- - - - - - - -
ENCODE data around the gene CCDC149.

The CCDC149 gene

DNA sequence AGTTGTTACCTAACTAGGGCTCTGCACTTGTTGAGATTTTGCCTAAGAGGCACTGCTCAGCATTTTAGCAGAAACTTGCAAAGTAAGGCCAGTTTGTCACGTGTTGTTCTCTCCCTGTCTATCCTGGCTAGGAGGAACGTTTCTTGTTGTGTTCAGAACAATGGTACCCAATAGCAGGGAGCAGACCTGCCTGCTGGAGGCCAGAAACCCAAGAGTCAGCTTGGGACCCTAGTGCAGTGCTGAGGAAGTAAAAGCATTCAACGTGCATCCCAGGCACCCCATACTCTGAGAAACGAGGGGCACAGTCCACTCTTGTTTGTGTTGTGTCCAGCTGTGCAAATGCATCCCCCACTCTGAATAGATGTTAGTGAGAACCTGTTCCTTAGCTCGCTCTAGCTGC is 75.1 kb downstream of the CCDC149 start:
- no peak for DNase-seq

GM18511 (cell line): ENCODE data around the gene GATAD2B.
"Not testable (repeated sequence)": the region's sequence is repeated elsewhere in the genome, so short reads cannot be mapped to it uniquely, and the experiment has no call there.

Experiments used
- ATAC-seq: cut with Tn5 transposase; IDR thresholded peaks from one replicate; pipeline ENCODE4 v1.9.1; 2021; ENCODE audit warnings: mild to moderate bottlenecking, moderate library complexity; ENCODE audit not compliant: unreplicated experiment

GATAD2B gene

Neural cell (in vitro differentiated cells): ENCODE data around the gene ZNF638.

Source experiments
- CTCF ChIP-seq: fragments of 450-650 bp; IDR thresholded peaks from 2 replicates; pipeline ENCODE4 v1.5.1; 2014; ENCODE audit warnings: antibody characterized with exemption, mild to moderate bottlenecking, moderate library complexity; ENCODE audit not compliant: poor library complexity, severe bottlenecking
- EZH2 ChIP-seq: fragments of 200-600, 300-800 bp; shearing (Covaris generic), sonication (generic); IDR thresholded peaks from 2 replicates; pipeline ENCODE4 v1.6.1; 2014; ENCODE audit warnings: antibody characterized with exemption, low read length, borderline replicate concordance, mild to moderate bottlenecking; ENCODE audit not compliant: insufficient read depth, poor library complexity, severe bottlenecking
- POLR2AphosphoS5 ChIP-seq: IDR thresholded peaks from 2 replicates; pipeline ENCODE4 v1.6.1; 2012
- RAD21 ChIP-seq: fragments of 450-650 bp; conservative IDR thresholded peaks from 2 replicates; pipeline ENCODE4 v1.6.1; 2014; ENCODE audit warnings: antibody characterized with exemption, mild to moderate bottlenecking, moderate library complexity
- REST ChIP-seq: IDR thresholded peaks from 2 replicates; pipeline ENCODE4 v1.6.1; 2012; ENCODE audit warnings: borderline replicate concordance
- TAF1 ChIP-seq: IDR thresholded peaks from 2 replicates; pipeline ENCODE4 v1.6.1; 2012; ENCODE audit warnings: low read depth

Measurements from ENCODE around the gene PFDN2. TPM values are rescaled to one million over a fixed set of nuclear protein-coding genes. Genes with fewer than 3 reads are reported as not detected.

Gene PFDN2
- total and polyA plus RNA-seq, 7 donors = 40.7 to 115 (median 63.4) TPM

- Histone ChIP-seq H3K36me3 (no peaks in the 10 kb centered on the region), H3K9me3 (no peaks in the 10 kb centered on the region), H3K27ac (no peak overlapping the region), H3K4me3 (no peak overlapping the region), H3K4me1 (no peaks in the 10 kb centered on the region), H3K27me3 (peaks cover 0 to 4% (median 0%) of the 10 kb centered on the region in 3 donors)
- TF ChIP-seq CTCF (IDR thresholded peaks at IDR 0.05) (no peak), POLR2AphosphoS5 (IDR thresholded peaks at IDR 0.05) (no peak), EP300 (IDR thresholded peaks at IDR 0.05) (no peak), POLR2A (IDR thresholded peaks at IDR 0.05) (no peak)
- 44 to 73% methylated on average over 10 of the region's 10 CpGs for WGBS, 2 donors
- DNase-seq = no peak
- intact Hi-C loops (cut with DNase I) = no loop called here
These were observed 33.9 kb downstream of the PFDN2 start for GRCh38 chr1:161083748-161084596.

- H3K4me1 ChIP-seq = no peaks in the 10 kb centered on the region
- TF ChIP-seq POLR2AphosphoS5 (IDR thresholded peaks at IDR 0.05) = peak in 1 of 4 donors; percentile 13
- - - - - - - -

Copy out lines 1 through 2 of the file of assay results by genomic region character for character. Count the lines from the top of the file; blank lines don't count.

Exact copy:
ENCODE data around the gene CCDC149.

The CCDC149 gene